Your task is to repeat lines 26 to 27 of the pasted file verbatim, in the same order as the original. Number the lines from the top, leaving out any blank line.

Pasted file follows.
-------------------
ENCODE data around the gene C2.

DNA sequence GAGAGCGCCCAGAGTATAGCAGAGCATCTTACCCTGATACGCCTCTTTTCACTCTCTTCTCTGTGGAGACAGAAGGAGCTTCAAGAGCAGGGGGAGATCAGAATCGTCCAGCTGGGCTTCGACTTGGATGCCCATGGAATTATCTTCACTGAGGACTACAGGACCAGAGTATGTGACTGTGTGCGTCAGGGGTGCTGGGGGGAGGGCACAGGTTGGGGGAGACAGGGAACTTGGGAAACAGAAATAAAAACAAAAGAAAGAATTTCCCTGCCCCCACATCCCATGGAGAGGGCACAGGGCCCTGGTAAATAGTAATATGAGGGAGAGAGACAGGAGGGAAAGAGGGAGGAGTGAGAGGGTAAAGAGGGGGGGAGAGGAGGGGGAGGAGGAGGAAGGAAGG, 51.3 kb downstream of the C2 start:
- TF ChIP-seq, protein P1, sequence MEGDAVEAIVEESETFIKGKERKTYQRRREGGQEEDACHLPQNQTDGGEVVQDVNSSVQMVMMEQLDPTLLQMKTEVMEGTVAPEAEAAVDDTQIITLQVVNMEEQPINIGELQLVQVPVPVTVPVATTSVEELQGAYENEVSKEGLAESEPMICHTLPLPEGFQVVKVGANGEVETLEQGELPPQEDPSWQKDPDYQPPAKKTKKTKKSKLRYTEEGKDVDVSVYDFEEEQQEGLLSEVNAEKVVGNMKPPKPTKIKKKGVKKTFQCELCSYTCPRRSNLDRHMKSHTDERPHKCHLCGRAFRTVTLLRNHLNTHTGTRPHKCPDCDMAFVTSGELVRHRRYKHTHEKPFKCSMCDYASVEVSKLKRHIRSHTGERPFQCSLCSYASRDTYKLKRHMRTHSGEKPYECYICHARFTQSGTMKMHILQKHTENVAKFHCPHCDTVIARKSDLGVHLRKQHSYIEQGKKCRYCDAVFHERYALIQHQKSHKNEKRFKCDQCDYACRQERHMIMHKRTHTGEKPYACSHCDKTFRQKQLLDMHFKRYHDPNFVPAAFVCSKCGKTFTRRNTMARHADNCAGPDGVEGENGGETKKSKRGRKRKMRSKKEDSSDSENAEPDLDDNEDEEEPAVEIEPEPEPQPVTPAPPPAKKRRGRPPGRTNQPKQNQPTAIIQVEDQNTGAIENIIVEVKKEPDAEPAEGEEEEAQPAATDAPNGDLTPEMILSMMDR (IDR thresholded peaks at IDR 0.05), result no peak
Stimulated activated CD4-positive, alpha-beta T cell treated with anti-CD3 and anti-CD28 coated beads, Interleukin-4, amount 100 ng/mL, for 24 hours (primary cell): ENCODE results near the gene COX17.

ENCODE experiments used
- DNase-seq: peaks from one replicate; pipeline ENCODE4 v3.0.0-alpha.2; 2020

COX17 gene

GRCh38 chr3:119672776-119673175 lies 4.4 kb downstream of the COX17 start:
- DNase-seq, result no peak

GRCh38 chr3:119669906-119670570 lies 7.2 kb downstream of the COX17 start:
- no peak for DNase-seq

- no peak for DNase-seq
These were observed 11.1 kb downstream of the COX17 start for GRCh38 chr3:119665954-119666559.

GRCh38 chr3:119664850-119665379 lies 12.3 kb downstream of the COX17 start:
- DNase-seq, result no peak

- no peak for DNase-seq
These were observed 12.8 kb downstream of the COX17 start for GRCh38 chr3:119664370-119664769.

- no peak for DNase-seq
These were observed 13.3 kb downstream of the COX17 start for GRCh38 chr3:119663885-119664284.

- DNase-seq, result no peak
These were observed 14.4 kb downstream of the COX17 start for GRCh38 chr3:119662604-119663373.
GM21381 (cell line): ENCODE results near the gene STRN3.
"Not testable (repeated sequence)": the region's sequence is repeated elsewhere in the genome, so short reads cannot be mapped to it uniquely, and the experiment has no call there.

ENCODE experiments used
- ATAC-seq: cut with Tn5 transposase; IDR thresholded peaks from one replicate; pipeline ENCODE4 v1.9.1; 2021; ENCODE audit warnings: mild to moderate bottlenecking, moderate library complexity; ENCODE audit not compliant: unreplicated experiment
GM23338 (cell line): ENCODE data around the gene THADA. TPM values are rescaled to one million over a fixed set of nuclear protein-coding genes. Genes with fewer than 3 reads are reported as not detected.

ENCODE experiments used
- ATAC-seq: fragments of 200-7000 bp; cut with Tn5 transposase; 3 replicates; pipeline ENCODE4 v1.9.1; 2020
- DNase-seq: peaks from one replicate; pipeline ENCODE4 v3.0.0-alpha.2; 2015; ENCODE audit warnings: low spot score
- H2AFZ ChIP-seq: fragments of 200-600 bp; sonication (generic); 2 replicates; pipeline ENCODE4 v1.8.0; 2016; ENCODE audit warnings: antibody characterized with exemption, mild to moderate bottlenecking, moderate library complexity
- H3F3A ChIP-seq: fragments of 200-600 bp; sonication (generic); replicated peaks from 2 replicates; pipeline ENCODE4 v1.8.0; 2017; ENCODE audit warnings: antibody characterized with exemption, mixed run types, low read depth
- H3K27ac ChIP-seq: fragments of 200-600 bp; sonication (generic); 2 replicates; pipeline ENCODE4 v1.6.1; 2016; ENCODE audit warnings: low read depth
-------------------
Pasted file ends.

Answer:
GM23338 (cell line): ENCODE data around the gene THADA. TPM values are rescaled to one million over a fixed set of nuclear protein-coding genes. Genes with fewer than 3 reads are reported as not detected.

ENCODE experiments used